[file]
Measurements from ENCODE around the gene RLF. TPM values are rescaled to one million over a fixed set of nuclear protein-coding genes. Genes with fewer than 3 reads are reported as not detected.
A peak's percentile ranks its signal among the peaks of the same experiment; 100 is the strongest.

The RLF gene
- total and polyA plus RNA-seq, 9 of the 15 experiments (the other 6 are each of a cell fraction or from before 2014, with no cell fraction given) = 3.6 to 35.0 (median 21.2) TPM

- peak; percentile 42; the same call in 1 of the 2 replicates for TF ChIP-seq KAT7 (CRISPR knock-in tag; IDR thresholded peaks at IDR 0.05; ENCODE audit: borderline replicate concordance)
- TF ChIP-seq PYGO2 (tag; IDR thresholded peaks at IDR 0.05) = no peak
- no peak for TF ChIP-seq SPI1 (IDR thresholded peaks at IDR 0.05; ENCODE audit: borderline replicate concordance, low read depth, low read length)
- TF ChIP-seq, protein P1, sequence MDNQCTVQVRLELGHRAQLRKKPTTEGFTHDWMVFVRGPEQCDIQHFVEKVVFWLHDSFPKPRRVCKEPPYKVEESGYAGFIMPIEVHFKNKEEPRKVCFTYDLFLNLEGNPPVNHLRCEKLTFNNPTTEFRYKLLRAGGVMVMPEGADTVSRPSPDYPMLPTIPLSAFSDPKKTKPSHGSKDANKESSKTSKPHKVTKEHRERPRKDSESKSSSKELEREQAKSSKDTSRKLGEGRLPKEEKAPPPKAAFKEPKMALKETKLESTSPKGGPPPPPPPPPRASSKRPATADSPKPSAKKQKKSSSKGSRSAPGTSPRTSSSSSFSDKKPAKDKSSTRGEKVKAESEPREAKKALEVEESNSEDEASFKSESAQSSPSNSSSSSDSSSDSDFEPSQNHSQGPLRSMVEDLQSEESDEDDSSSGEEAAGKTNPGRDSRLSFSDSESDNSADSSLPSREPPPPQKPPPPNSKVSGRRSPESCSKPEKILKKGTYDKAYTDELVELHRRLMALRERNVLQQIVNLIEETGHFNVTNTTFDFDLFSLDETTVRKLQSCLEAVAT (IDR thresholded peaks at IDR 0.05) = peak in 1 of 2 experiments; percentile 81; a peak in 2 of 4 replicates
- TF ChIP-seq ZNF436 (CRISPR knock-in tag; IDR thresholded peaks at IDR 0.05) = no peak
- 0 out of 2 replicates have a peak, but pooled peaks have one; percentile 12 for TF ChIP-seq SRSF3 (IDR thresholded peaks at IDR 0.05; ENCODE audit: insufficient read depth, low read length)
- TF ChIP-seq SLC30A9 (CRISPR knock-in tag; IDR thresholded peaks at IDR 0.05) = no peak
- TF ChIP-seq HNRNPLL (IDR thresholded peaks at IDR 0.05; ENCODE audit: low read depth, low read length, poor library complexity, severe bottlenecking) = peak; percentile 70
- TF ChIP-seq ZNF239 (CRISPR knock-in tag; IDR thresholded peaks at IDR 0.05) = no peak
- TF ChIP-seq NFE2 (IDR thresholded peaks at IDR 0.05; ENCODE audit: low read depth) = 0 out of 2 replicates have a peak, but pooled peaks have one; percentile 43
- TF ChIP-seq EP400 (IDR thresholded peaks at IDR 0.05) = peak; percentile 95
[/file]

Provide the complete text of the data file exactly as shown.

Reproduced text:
Measurements from ENCODE around the gene RLF. TPM values are rescaled to one million over a fixed set of nuclear protein-coding genes. Genes with fewer than 3 reads are reported as not detected.
A peak's percentile ranks its signal among the peaks of the same experiment; 100 is the strongest.

The RLF gene
- total and polyA plus RNA-seq, 9 of the 15 experiments (the other 6 are each of a cell fraction or from before 2014, with no cell fraction given) = 3.6 to 35.0 (median 21.2) TPM

- peak; percentile 42; the same call in 1 of the 2 replicates for TF ChIP-seq KAT7 (CRISPR knock-in tag; IDR thresholded peaks at IDR 0.05; ENCODE audit: borderline replicate concordance)
- TF ChIP-seq PYGO2 (tag; IDR thresholded peaks at IDR 0.05) = no peak
- no peak for TF ChIP-seq SPI1 (IDR thresholded peaks at IDR 0.05; ENCODE audit: borderline replicate concordance, low read depth, low read length)
- TF ChIP-seq, protein P1, sequence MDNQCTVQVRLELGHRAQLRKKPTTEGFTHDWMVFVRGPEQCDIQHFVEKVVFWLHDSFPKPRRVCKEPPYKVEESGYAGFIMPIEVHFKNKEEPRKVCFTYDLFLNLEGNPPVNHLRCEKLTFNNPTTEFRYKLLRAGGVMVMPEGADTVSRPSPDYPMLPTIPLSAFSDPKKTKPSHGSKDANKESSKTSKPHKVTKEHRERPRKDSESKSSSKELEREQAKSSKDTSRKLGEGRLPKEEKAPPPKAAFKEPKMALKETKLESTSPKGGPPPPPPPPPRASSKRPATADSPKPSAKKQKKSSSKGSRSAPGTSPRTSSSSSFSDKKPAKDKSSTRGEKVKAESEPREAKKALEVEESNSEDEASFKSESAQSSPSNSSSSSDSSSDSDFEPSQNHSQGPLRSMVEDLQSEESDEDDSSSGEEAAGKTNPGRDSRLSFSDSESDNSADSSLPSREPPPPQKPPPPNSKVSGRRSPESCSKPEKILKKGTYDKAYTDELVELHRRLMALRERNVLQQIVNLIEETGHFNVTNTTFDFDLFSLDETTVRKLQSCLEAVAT (IDR thresholded peaks at IDR 0.05) = peak in 1 of 2 experiments; percentile 81; a peak in 2 of 4 replicates
- TF ChIP-seq ZNF436 (CRISPR knock-in tag; IDR thresholded peaks at IDR 0.05) = no peak
- 0 out of 2 replicates have a peak, but pooled peaks have one; percentile 12 for TF ChIP-seq SRSF3 (IDR thresholded peaks at IDR 0.05; ENCODE audit: insufficient read depth, low read length)
- TF ChIP-seq SLC30A9 (CRISPR knock-in tag; IDR thresholded peaks at IDR 0.05) = no peak
- TF ChIP-seq HNRNPLL (IDR thresholded peaks at IDR 0.05; ENCODE audit: low read depth, low read length, poor library complexity, severe bottlenecking) = peak; percentile 70
- TF ChIP-seq ZNF239 (CRISPR knock-in tag; IDR thresholded peaks at IDR 0.05) = no peak
- TF ChIP-seq NFE2 (IDR thresholded peaks at IDR 0.05; ENCODE audit: low read depth) = 0 out of 2 replicates have a peak, but pooled peaks have one; percentile 43
- TF ChIP-seq EP400 (IDR thresholded peaks at IDR 0.05) = peak; percentile 95